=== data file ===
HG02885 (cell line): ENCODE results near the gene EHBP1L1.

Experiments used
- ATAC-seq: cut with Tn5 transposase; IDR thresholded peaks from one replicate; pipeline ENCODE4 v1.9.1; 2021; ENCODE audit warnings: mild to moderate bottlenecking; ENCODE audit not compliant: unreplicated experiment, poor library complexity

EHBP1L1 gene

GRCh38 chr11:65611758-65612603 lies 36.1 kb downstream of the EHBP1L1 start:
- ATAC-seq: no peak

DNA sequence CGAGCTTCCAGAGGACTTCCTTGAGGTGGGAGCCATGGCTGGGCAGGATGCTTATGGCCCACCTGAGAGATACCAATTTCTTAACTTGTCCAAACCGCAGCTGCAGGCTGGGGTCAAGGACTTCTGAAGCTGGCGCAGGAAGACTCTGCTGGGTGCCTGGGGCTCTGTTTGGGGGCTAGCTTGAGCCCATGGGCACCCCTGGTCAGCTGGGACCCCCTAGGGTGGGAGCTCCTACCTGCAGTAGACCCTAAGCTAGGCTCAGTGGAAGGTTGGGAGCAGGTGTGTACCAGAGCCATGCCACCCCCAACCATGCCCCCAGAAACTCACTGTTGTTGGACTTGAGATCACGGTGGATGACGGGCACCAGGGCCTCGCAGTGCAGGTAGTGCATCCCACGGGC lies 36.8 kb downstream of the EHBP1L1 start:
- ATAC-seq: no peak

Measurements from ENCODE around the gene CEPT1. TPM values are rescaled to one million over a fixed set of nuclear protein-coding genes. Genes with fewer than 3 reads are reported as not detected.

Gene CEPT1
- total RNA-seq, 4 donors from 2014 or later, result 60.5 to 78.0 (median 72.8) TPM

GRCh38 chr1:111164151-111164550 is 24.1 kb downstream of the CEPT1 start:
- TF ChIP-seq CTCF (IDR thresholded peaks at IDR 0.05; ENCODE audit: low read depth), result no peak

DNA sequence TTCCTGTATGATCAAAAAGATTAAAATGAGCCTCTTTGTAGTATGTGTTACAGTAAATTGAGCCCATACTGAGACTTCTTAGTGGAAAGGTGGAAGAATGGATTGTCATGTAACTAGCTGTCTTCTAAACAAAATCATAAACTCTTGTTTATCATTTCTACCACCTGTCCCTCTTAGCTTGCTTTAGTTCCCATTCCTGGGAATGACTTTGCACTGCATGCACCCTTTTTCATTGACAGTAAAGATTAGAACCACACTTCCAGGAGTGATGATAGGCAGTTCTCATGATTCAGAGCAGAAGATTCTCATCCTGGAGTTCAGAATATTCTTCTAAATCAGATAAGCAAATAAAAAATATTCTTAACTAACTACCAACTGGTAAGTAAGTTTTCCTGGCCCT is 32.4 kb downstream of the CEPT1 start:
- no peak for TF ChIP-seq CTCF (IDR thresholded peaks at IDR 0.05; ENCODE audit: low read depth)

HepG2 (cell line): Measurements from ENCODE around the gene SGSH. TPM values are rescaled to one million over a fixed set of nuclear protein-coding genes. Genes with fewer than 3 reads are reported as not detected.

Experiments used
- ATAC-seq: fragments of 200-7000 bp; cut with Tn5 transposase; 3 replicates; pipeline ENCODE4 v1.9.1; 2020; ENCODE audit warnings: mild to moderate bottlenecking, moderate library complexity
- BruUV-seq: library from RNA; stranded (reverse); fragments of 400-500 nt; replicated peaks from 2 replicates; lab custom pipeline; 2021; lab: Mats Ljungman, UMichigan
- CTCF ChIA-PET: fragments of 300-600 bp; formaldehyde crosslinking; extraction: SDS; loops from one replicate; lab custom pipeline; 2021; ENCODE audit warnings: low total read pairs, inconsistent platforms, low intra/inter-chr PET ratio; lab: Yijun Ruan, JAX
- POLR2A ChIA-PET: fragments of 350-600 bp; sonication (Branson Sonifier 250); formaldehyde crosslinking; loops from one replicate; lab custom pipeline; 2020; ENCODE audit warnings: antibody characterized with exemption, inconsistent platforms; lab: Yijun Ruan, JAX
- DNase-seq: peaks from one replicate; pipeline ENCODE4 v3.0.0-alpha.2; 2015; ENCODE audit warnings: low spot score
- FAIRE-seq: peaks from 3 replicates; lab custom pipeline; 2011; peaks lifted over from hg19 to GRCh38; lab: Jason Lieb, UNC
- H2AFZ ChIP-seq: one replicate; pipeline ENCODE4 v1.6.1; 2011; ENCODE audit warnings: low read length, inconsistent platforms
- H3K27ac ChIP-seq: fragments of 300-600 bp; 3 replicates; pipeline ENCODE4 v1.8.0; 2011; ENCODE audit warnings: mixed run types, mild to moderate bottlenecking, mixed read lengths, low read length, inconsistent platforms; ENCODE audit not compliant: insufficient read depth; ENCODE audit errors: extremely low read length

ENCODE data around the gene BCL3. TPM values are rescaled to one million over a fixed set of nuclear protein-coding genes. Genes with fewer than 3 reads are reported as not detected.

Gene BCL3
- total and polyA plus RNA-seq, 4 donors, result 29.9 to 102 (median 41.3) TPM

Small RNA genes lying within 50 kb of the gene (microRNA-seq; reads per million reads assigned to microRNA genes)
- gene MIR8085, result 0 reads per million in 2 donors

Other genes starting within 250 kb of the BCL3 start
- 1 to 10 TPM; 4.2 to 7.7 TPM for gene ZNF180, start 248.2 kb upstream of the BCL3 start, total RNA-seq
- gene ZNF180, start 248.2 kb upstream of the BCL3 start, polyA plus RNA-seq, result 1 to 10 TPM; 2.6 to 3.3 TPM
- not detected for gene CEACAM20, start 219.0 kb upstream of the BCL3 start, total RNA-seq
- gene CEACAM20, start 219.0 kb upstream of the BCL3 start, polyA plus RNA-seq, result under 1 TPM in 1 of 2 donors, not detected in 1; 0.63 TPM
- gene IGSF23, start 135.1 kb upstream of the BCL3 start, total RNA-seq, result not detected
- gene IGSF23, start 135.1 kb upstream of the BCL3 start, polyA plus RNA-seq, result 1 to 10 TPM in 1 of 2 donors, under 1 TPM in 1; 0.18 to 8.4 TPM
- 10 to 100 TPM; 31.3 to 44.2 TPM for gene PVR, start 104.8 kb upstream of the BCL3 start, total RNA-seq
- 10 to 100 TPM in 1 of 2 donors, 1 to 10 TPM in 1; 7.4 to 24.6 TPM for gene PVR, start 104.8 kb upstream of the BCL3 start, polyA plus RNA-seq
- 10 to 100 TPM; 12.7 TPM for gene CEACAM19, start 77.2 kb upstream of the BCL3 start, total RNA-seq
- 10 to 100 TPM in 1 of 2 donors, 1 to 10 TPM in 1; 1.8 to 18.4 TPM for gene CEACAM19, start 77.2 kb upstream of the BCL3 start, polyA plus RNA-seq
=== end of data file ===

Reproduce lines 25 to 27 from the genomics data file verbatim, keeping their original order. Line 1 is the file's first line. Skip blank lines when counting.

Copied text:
- H3K27ac ChIP-seq: fragments of 300-600 bp; 3 replicates; pipeline ENCODE4 v1.8.0; 2011; ENCODE audit warnings: mixed run types, mild to moderate bottlenecking, mixed read lengths, low read length, inconsistent platforms; ENCODE audit not compliant: insufficient read depth; ENCODE audit errors: extremely low read length

ENCODE data around the gene BCL3. TPM values are rescaled to one million over a fixed set of nuclear protein-coding genes. Genes with fewer than 3 reads are reported as not detected.

Gene BCL3